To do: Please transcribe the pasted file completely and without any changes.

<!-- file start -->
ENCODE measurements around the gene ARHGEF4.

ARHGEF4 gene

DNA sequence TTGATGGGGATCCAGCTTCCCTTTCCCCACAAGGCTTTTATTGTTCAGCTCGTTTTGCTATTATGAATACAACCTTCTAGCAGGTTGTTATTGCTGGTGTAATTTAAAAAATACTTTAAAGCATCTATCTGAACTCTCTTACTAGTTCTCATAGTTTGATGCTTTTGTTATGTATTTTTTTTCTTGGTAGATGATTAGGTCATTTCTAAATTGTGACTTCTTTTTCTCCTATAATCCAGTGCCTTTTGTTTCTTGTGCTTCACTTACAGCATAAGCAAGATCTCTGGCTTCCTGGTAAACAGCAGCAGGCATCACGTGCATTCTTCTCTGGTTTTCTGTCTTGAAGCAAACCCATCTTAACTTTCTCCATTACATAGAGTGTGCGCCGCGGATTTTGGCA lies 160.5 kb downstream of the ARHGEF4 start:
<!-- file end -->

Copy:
ENCODE measurements around the gene ARHGEF4.

ARHGEF4 gene

DNA sequence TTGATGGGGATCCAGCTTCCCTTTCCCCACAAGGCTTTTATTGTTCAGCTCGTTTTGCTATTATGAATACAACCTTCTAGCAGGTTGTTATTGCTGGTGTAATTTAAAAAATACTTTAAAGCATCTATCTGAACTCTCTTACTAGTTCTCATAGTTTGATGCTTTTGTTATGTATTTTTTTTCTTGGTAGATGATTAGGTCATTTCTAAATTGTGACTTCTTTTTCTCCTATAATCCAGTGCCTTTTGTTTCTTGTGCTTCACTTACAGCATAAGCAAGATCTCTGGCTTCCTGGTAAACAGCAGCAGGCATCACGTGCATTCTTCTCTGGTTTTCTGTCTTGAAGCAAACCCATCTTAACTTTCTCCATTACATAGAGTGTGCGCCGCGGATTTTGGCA lies 160.5 kb downstream of the ARHGEF4 start: